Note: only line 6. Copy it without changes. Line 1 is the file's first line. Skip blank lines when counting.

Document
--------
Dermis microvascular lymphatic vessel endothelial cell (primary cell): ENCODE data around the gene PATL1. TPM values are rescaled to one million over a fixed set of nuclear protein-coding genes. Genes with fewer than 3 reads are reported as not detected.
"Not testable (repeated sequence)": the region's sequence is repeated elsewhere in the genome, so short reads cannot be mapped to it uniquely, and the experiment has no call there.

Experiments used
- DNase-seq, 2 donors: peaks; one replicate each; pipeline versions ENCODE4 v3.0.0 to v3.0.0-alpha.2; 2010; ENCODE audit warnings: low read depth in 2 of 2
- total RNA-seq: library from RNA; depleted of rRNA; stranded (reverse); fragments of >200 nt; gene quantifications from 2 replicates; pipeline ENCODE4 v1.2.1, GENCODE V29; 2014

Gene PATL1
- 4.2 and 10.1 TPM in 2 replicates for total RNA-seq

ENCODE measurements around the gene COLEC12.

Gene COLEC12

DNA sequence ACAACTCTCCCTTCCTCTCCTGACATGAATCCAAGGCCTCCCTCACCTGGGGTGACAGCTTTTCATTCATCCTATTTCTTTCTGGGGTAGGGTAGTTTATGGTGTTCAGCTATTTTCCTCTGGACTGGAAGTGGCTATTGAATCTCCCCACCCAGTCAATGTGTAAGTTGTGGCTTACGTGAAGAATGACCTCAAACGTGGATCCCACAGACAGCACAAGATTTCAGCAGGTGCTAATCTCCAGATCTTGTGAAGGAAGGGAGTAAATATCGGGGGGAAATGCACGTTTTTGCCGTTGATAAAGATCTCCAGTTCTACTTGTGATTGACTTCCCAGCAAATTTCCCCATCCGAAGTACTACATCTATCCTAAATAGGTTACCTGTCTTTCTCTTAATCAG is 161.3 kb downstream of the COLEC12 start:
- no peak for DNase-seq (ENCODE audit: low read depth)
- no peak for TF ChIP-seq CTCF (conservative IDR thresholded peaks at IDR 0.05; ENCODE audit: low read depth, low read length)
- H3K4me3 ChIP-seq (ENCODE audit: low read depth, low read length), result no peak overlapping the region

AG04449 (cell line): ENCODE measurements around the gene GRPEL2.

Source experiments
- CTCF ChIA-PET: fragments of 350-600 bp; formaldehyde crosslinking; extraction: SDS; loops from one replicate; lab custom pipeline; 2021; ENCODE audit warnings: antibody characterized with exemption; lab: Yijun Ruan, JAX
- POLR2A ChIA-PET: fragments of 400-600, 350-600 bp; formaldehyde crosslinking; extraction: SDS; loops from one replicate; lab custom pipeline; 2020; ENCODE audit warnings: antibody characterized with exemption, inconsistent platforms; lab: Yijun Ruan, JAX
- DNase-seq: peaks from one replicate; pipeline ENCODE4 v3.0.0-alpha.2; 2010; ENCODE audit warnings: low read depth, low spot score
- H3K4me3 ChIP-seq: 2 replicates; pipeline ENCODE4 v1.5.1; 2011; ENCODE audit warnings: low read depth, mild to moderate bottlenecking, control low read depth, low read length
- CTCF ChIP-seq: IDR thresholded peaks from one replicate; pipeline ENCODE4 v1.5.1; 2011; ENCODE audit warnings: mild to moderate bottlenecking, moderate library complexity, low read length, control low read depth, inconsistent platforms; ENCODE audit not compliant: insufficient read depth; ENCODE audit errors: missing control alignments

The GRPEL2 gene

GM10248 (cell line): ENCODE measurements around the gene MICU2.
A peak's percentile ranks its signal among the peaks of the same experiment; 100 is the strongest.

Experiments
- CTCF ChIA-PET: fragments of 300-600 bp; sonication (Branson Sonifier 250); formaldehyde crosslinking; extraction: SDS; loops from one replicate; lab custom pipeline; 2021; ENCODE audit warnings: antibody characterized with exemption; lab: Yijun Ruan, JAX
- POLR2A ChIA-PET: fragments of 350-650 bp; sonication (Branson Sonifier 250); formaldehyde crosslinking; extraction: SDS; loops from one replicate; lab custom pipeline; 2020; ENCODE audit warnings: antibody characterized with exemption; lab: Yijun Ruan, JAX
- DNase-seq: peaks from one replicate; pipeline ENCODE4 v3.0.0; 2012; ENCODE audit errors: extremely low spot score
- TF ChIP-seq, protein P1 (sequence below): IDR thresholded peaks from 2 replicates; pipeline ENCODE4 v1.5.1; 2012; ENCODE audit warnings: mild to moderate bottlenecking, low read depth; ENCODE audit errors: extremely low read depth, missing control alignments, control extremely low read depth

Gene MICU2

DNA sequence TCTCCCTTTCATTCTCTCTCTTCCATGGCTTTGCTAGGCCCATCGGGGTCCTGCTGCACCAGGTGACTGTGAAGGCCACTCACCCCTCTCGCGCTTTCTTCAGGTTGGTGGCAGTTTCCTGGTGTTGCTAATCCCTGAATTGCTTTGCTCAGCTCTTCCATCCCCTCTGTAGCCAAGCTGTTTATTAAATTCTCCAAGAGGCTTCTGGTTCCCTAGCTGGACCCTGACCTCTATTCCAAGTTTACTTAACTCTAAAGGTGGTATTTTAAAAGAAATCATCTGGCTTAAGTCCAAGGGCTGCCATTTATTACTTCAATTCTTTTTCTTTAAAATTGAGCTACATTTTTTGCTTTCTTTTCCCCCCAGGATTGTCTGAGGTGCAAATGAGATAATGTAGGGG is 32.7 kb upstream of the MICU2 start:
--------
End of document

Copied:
Gene PATL1